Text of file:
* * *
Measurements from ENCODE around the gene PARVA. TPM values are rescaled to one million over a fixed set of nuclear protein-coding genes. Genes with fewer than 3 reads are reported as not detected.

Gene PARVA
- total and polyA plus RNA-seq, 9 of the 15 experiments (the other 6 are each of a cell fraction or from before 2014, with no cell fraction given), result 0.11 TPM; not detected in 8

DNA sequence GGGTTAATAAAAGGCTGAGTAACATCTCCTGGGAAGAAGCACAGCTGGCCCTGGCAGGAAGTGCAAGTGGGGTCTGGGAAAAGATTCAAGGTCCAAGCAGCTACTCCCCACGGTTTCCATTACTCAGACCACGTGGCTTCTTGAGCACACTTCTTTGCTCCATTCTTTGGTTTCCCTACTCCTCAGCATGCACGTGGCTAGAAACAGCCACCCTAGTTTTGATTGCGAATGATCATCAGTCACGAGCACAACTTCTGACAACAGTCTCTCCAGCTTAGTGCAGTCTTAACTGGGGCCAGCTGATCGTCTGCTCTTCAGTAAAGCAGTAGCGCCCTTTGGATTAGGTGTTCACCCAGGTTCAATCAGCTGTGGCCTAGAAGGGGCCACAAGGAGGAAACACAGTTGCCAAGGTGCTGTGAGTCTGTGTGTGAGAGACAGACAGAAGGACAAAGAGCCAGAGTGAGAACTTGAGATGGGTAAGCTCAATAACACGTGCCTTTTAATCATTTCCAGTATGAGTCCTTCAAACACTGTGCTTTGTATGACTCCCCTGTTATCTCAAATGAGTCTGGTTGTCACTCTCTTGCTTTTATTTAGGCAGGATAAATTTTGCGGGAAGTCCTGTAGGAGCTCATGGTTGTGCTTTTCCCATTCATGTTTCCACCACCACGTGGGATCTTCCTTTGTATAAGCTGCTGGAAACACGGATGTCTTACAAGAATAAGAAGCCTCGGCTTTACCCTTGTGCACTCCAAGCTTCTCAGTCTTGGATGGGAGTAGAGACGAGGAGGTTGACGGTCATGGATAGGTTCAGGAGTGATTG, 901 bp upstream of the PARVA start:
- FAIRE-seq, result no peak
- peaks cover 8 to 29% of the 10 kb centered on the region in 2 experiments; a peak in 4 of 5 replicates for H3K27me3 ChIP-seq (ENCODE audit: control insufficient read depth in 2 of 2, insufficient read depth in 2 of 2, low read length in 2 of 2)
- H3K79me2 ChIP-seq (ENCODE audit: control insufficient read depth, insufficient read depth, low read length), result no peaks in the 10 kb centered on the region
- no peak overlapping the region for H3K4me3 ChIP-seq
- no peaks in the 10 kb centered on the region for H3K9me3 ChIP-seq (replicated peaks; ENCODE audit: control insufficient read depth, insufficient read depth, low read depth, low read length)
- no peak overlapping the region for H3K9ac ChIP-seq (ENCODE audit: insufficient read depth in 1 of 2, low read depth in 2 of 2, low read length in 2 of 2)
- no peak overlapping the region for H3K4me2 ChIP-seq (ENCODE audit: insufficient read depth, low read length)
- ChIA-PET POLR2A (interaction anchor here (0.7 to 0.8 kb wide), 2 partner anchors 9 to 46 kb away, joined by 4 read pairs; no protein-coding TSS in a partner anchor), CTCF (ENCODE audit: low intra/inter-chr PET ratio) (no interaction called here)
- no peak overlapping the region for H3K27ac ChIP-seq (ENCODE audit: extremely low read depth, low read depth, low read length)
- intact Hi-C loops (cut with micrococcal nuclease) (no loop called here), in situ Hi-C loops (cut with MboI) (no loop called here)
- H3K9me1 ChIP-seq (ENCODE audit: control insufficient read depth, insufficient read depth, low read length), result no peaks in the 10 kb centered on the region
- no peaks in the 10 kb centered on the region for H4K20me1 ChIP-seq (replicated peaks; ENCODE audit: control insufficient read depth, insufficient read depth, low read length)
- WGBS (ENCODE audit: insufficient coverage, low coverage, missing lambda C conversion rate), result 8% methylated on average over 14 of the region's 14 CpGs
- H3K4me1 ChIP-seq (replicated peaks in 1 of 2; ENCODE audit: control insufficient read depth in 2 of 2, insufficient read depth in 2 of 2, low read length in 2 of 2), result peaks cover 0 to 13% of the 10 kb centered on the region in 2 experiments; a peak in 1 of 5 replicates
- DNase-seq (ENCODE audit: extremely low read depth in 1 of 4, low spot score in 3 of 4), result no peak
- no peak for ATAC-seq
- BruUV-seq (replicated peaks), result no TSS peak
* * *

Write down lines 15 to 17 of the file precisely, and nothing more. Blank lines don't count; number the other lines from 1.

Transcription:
- H3K9me1 ChIP-seq (ENCODE audit: control insufficient read depth, insufficient read depth, low read length), result no peaks in the 10 kb centered on the region
- no peaks in the 10 kb centered on the region for H4K20me1 ChIP-seq (replicated peaks; ENCODE audit: control insufficient read depth, insufficient read depth, low read length)
- WGBS (ENCODE audit: insufficient coverage, low coverage, missing lambda C conversion rate), result 8% methylated on average over 14 of the region's 14 CpGs